Tornadoes: A Crash Course on Survival

For many in Georgia, the beginning of March means that spring is on the way, with its warm temperatures, blue skies and soft lofty clouds – a welcome image after enduring a snowstorm last January that shut down activities in many parts of the state, and the subsequent intensely cold temperatures that held rein throughout much of the winter. But, be warned that spring also can bring out Mother Nature’s dark side, as witnessed yesterday, which can wreak havoc on communities, cost our economy hundreds of thousands of dollars and even claim lives.

Today is the beginning of tornado season, which we at GEMA/Homeland Security take seriously since in recent years, numerous tornado records have been broken in our state. For instance, Hurricane Katrina brought 18 tornadoes to Georgia in 2005, the most tornadoes ever reported in a single day in August. In March 2008, a tornado touched down in downtown Atlanta, becoming a first in Georgia’s tornado history. I witnessed the damage these storms wrought first-hand – trees broken in half like toothpicks, cars tossed like toys and homes turned into a piles of debris. Those who have experienced the fury of a tornado know well the destruction of which they are capable. And for those who haven’t, the topic of tornado preparedness may seem a little distant from your daily top priority lists. So, in brief, here are the facts about tornadoes and tips on how can you and your family ready.

Know the Facts:

  • Tornado season officially lasts from March through May, but tornadoes can form at any time of the year, and at any time of the day.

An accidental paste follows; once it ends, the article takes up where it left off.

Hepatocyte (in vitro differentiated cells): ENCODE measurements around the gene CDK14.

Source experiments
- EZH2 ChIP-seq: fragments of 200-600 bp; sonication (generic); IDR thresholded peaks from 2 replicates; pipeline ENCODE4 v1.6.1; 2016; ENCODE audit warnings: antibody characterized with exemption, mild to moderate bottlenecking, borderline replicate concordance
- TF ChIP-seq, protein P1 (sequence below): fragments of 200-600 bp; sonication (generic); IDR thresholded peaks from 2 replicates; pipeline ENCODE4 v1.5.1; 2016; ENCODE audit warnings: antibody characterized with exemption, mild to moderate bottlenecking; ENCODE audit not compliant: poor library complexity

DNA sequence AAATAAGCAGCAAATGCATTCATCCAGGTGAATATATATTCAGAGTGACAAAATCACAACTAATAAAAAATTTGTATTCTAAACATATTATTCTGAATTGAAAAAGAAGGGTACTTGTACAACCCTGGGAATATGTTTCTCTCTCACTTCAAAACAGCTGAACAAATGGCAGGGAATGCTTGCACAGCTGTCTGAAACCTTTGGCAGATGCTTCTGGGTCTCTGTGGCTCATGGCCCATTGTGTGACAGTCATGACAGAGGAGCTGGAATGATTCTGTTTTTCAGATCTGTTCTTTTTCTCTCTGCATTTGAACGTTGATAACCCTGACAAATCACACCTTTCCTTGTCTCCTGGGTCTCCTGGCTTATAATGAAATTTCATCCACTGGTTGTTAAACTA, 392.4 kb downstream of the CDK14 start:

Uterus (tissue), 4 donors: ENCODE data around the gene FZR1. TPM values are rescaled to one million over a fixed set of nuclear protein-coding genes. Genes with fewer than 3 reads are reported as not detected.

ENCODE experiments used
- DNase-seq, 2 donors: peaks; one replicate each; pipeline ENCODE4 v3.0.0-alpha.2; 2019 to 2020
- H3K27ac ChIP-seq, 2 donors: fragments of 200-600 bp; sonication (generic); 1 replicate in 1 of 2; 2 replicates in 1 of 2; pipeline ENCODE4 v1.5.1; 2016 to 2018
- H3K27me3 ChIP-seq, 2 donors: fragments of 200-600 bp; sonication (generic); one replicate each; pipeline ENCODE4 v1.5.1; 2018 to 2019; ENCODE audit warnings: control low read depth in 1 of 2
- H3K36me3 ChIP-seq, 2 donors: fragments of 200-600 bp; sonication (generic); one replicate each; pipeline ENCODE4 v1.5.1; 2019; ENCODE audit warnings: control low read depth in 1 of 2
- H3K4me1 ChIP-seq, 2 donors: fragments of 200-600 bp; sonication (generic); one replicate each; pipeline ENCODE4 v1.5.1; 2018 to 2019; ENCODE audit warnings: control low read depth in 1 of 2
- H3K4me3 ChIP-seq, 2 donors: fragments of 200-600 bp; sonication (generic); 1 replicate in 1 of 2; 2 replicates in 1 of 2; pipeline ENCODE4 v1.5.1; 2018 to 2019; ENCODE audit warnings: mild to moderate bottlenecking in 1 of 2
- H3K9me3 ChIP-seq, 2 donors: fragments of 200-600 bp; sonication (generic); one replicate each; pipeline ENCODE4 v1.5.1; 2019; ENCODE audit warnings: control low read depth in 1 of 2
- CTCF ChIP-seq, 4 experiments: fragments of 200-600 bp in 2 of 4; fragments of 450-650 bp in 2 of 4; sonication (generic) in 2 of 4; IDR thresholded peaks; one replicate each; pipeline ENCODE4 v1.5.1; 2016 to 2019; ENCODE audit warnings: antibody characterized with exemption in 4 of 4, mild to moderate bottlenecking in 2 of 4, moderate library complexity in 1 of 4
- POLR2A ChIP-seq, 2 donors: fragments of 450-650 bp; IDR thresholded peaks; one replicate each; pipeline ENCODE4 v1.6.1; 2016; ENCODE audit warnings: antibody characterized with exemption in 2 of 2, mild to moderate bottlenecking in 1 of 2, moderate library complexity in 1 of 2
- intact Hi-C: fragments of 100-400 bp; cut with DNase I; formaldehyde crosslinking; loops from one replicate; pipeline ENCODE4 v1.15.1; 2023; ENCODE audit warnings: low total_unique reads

• Tornadoes are more frequent between 3:00 p.m., and 9:00 p.m., due to cold and warm air rising.
  • One of five tornadoes strikes with little or no warning.
  • Tornadoes are almost always a part of a thunderstorm system.

Know the Warning Signs:

  • Dark ominous skies that have an almost greenish hue or tinting.
  • Loud roar, similar to an oncoming freight train.
  • Low-hanging wall cloud, appearing as though the cloud bank drops off at steep edge.
  • Hail or heavy rain followed by a dead calm or a fast, intense wind shift.

And Get Prepared:

  • Create a profile to generate a custom Ready kit checklist and family communications plan so you and your loved ones will know what you need, how to shelter in place and how to reconnect if you are separated during the disaster.
  • Include a NOAA Weather Radio in your Ready kit, for official news, alerts and instructions as they become available. Know the terms: a tornado Watch means a tornado is possible in your area; a Warning means a tornado has been spotted in your area, and you need to take shelter immediately.
  • Make sure everyone knows where to go if a tornado Warning is issued (basement or interior hallway)

So enjoy the beautiful weather that we’re sure to see soon, but make the time to prepare so that you can relax, knowing that you and your family are ready for the unexpected this season.

2 replies
  1. Charley English
    Charley English says:

    Great point, Jason. That’s why we recommend having a designated meeting place for the whole family if you are separated during an emergency and have no phone service. It’s also a good idea to have maps of your local area marked with locations of nearby shelters.

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